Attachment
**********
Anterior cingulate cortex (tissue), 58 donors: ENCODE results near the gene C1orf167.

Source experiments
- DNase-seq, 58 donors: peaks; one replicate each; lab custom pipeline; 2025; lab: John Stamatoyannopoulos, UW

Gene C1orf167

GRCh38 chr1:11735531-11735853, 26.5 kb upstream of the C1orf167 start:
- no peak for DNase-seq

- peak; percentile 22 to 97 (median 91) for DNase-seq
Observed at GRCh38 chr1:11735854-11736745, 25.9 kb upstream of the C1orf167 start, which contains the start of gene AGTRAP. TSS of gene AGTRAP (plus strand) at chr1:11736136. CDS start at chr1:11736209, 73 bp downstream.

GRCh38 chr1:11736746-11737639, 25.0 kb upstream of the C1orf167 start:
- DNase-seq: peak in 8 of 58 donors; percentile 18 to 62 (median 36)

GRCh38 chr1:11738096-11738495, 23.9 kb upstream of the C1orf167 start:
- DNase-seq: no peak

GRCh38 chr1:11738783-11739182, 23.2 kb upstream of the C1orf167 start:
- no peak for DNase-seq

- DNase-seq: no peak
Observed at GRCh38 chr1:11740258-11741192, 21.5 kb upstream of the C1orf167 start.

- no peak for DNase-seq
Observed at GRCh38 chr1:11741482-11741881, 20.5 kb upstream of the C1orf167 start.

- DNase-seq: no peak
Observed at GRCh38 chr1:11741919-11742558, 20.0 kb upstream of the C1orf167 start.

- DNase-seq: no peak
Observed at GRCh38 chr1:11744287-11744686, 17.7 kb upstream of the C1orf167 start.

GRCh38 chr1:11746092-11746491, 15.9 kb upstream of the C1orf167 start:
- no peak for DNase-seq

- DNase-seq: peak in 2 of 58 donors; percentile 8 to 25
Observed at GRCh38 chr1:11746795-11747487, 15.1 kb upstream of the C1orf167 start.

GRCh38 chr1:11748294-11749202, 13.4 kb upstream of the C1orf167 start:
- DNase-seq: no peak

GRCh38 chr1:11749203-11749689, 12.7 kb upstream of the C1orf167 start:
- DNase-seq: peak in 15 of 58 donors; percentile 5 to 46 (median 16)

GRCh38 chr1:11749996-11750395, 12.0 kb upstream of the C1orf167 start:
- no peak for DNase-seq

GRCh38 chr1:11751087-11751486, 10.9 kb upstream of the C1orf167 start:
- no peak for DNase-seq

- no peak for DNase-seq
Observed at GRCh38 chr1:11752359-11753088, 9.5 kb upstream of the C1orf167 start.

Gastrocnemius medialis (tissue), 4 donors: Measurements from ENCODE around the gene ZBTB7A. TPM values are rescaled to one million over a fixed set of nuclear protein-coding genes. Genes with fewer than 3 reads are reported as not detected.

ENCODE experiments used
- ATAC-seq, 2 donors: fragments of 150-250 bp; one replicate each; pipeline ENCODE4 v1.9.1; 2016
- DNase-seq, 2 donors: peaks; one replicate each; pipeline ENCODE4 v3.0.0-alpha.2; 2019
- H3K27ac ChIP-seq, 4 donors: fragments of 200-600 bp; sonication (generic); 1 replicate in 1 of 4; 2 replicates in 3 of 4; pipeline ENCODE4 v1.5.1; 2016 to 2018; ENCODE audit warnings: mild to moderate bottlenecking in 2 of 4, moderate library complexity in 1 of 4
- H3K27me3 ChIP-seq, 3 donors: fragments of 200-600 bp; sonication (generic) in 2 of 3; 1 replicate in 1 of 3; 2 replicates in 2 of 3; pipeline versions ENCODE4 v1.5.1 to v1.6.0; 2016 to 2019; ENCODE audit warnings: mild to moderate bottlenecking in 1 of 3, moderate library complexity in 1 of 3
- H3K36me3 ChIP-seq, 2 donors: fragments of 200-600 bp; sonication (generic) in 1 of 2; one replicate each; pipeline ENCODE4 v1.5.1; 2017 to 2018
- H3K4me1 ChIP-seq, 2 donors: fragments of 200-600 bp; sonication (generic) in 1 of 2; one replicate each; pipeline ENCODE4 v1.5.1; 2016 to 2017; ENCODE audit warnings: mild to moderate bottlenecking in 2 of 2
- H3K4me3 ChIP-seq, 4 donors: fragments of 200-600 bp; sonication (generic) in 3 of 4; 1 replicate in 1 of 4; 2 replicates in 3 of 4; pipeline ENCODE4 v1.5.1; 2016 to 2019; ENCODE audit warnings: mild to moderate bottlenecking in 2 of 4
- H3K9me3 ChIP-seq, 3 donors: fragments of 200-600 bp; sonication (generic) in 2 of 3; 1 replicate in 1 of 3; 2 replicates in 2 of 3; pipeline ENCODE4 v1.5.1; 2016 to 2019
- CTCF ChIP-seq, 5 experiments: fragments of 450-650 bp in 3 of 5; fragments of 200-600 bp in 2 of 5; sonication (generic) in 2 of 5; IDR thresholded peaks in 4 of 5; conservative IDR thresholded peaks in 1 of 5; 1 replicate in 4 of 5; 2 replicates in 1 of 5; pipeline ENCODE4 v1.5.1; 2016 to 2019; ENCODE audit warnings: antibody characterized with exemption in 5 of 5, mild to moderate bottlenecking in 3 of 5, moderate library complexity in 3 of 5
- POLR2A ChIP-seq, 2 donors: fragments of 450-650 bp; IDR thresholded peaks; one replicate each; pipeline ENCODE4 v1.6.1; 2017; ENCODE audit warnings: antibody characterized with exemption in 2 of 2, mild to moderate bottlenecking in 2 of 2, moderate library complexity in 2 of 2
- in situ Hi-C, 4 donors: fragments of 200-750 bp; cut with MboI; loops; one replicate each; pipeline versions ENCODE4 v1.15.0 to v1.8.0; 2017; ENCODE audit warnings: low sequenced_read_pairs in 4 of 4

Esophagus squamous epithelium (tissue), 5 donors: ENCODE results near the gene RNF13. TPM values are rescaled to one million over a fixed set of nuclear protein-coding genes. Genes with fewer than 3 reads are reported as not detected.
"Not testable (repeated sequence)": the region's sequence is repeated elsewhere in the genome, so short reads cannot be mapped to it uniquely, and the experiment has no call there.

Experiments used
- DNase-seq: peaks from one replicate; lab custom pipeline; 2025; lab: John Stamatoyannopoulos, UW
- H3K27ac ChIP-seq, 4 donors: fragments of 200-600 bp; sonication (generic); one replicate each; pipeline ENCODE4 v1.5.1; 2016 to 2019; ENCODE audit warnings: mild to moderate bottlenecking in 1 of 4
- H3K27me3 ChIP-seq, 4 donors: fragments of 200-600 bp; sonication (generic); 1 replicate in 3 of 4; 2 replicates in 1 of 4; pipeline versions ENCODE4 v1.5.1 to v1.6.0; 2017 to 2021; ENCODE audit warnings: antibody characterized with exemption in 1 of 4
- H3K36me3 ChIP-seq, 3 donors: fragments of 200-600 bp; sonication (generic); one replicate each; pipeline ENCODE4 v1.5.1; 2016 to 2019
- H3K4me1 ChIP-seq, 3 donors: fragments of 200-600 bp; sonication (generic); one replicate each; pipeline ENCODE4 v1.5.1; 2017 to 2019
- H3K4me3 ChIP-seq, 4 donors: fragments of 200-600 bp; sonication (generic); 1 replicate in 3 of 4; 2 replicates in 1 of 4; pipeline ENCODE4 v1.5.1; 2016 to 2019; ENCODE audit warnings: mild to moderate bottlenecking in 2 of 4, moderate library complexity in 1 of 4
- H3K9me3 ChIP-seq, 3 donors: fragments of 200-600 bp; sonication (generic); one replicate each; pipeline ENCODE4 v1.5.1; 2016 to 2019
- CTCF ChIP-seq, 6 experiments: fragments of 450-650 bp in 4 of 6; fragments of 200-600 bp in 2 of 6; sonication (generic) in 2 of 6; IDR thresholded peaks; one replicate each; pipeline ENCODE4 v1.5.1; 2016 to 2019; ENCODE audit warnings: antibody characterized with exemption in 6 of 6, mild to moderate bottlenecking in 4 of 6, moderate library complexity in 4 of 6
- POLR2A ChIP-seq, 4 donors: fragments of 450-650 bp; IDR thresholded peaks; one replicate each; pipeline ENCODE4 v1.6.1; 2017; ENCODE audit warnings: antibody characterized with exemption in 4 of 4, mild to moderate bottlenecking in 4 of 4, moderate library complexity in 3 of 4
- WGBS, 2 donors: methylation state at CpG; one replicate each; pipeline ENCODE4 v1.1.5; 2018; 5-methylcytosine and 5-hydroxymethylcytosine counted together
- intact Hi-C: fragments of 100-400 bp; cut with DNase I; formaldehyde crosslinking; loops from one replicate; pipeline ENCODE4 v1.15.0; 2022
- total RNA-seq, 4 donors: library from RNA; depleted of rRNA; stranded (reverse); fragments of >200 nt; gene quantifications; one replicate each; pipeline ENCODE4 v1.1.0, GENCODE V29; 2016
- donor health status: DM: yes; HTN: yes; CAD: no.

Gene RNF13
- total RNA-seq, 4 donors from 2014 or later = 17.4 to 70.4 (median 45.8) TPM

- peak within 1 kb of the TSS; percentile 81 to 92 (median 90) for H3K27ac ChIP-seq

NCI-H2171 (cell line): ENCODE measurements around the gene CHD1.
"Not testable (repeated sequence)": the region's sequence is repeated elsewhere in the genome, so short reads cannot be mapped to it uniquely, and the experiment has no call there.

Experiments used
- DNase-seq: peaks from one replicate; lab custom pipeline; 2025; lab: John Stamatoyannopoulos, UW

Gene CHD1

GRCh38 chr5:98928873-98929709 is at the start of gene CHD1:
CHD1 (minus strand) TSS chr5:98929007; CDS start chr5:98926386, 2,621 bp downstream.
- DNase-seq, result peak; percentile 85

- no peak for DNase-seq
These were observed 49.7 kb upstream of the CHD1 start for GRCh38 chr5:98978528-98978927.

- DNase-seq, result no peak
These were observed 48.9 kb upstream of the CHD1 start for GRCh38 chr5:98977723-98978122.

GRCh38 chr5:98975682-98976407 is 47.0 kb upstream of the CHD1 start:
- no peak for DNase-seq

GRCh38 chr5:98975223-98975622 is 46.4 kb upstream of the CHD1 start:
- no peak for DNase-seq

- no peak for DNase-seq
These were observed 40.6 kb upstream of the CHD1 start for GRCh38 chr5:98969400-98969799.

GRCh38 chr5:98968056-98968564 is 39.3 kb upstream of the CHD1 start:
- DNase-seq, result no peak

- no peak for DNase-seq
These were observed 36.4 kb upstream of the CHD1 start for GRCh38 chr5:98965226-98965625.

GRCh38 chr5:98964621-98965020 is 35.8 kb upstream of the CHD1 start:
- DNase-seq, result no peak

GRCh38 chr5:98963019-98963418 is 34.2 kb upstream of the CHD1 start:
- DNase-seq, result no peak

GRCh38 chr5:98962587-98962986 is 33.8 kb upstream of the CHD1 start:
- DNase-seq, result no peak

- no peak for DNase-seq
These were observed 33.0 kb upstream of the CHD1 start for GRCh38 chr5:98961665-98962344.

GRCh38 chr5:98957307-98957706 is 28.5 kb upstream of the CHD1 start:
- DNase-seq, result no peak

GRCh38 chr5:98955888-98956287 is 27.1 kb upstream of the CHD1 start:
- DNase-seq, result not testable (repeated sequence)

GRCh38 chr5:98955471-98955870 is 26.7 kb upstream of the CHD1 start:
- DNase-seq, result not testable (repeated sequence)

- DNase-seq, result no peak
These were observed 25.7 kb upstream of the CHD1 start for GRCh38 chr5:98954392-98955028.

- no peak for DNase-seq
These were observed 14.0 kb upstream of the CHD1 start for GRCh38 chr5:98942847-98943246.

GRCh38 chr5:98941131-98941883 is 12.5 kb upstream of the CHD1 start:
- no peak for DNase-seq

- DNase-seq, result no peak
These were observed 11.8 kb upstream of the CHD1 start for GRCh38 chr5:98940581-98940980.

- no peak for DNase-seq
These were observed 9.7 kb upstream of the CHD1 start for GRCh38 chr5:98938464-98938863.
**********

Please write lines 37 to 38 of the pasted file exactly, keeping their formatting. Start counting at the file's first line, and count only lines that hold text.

Gastrocnemius medialis (tissue), 4 donors: Measurements from ENCODE around the gene ZBTB7A. TPM values are rescaled to one million over a fixed set of nuclear protein-coding genes. Genes with fewer than 3 reads are reported as not detected.

ENCODE experiments used